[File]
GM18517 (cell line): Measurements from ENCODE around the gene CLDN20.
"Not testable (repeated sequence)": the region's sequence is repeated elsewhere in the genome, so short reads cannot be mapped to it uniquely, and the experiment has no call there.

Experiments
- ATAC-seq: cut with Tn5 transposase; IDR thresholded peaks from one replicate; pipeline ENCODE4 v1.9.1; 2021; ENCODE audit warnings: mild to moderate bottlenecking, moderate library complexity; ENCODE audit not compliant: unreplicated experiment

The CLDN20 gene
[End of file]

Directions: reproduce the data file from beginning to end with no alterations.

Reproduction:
GM18517 (cell line): Measurements from ENCODE around the gene CLDN20.
"Not testable (repeated sequence)": the region's sequence is repeated elsewhere in the genome, so short reads cannot be mapped to it uniquely, and the experiment has no call there.

Experiments
- ATAC-seq: cut with Tn5 transposase; IDR thresholded peaks from one replicate; pipeline ENCODE4 v1.9.1; 2021; ENCODE audit warnings: mild to moderate bottlenecking, moderate library complexity; ENCODE audit not compliant: unreplicated experiment

The CLDN20 gene